In Laos, however, Internet access is not readily available and remains one of the missing links in achieving a more engaging learning environment that fosters creativity and exploration.
In the past ten years, the country has made substantial gains in expanding access to education. The net enrolment ratio for primary education increased from 63 per cent in 1990 to about 92 per cent in school year 2008-2009.
Gender differences are also decreasing. The government's vision on education highlights the need to increase female participation in all aspects of society and the economy. 
However, substantial reforms of the educational system are still needed to bring positive social and economic changes. As in many other countries of South-East Asia, the standardised curriculum in the Lao People’s Democratic Republic exercises heavy dependence on lectures and rote memorisation, while deemphasizing the importance of interactivity, experimentation and discussion for which the Internet can stimulate.
Internet gap in Laos education
The idea, that access to information through Internet connectivity is a crucial component of quality education, is not a novel one.
According to a UN official, “Helping developing countries build their citizens’ access to the internet is akin to giving them a tool that boosts their chances of achieving sustainable economic growth.” 
But while the Internet has gained ground globally, with 34 per cent of world citizens gaining web access during the past decade, only about 10 per cent of Laos citizens have online access. [3,4] Worst, Internet connections in public schools are all but non-existent.
The challenges of putting Internet infrastructure into place in Laos are numerous. Potential users also face prohibitive access prices and crawling connection speeds.
The Village Science project
But what if there was a way to reap the benefits of quality digital education resources that are found online while overcoming the obstacles of connectivity in many areas in Laos? A program, developed by Village Science, aims to do just that.
Village Science is a non-profit organisation supporting projects in Laos that was founded by American Justin Spelman in 2009. Spelman is a former satellite engineer who was volunteering in Laos when he realised that the education in the country “was an outdated system of rote memorisation based on Western pedagogy — it just wasn’t relevant to most villagers’ lives.”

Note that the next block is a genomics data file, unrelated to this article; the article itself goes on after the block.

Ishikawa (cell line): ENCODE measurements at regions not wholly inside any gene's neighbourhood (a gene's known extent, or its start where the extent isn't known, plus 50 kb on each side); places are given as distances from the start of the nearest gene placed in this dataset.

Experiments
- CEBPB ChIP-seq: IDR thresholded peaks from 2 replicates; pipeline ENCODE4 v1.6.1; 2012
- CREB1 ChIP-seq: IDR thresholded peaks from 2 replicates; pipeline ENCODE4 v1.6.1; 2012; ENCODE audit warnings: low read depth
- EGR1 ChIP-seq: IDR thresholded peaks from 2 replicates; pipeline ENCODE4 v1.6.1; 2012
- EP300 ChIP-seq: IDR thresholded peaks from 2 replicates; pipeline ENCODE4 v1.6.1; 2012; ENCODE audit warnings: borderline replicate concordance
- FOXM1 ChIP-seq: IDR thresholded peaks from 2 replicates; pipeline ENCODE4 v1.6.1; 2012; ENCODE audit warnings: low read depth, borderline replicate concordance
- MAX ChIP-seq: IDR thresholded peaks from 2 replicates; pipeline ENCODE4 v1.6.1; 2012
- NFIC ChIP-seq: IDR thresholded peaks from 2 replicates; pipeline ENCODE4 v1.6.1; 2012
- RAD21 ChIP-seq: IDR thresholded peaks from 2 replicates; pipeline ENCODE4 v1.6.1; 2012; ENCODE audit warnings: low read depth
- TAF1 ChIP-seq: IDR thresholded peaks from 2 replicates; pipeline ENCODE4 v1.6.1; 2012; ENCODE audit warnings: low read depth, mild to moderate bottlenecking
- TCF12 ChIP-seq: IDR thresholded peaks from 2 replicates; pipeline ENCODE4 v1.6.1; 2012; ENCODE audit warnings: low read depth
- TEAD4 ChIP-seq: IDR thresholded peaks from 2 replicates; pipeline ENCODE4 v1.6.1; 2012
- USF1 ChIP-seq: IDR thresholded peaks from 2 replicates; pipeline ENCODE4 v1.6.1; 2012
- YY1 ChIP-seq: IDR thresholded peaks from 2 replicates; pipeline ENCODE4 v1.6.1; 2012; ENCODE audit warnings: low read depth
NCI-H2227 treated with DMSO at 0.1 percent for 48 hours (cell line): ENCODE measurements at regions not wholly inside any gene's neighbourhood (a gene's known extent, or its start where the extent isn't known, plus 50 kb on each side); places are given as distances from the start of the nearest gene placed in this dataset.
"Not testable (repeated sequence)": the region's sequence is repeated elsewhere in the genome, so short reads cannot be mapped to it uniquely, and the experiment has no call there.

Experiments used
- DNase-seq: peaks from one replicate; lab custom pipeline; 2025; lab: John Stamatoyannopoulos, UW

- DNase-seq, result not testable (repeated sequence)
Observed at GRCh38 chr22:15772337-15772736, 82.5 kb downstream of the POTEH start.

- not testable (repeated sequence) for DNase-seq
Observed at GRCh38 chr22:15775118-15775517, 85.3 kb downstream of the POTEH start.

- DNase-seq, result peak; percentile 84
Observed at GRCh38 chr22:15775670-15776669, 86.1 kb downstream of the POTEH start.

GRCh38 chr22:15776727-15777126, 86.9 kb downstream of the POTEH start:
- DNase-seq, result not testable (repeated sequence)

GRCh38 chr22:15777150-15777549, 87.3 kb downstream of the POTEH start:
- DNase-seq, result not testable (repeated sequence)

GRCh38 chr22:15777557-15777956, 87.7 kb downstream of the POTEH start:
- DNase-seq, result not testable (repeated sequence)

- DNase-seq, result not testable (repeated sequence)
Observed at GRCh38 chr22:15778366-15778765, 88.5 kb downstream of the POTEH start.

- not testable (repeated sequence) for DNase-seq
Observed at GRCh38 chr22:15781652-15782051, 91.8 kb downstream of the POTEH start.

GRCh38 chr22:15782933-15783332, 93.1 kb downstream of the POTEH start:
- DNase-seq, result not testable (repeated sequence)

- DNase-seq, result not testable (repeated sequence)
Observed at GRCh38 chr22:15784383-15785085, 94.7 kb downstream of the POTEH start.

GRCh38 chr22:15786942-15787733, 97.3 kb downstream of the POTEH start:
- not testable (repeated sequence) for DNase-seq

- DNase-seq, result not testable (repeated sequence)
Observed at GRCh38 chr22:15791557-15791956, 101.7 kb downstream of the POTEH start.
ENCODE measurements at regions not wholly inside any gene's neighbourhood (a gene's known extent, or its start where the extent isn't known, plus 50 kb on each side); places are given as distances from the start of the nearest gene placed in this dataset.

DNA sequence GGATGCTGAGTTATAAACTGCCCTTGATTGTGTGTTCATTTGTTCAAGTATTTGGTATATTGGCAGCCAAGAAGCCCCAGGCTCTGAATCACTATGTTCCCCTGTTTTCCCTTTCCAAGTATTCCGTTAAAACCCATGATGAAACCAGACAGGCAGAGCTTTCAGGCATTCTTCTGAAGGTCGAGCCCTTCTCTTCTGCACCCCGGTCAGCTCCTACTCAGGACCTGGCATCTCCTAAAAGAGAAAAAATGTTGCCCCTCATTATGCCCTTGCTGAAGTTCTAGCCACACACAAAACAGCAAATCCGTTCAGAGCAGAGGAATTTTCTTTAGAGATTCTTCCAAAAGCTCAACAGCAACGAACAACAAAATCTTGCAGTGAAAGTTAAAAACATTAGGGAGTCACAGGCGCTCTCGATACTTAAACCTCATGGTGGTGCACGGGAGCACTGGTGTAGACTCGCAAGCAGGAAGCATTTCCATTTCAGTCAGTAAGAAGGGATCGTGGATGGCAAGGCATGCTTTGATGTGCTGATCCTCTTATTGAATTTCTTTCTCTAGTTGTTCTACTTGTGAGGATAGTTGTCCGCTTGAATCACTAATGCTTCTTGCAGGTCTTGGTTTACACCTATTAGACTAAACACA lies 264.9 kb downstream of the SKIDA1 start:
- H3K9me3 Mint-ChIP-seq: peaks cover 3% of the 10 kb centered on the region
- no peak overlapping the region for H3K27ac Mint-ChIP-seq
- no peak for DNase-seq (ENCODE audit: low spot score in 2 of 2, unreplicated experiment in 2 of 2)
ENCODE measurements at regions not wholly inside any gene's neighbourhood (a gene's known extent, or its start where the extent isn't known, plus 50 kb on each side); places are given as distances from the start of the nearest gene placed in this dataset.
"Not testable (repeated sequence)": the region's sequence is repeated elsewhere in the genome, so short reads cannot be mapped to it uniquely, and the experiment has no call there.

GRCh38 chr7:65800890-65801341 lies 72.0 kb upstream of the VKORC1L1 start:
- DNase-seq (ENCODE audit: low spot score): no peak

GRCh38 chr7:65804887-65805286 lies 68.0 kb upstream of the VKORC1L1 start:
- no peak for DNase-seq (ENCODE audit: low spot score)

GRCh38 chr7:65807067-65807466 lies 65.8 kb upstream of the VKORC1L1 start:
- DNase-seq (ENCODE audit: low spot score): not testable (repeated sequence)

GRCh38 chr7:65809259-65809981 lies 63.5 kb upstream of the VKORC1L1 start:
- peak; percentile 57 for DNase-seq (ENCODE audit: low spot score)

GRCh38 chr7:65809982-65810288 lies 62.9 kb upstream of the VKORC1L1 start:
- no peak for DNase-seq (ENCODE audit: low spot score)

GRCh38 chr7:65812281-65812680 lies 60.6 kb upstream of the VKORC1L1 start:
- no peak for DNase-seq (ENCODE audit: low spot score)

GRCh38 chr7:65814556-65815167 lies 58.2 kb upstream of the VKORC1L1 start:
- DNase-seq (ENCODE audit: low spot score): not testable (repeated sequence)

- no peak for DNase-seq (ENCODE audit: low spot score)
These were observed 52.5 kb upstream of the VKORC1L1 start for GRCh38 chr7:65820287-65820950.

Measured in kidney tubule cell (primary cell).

The main project of Village Science is an offline information server program called VS-Pi which could increase access to high-quality educational resources in Laos and potentially throughout South-East Asia.
VS-Pi was created using a small, low-power and extremely low-cost computer called Raspberry Pi. Textbooks, videos, interactive games and other learning tools can be loaded on the server, and then delivered to areas and classrooms without internet access. Thanks to the initial low cost of the Raspberry Pi technology, the total cost of a VS-Pi unit is only around US$65.
In a classroom, the VS-Pi becomes a local WiFi hotspot that can be accessed by any device within proximity via a web browser for people to access the contents. The information stored on the server can then be downloaded and explored by 40 simultaneous users. So each classroom could have one VS-Pi or each school could have one – depending on how it is incorporated into the program and how many will access the information at a given time. Village Science is also curating quality content in the Laos language, the lack of which is a major constraint in using digital resources.
Though there are installations already running in Laos, Village Science is still seeking support to fund a more widespread, organised pilot project. We hope that in the future we can expand from the initial target of school children to many other groups including health centres, farmers collectives, educators and village leaders in rural districts.
The Internet is a hugely valuable resource that is changing education one classroom at a time. But as the Village Science project shows, quality education does not have to wait for Internet connectivity.
Allie Rathert is the chief communications officer at Village Science and a project manager at a technology company headquartered in Austin, Texas, United States. She obtained her degrees in Asian studies and economics from the University of Texas at Austin, and has worked with several youth-focused educational organizations based in the US.
This article has been produced by SciDev.Net's South-East Asia & Pacific desk.
References Educational Standards and Quality Assurance Center and Valerie Emblen Research Report: Teaching Practices and Learning Outcomes, Grade 3 (Plan Laos, 2011)
 United Nations News Center “Advancing Internet Access in Developing Countries Can Help Achieve Sustainable Economies – UN Official” (9 November 2012)
 Enrique de Argaez Internet World Stats (Miniwatts Marketing Group, 16 October 2014)
 International Telecommunication Union “Percentage of Individuals using the Internet” (ITU, 2013)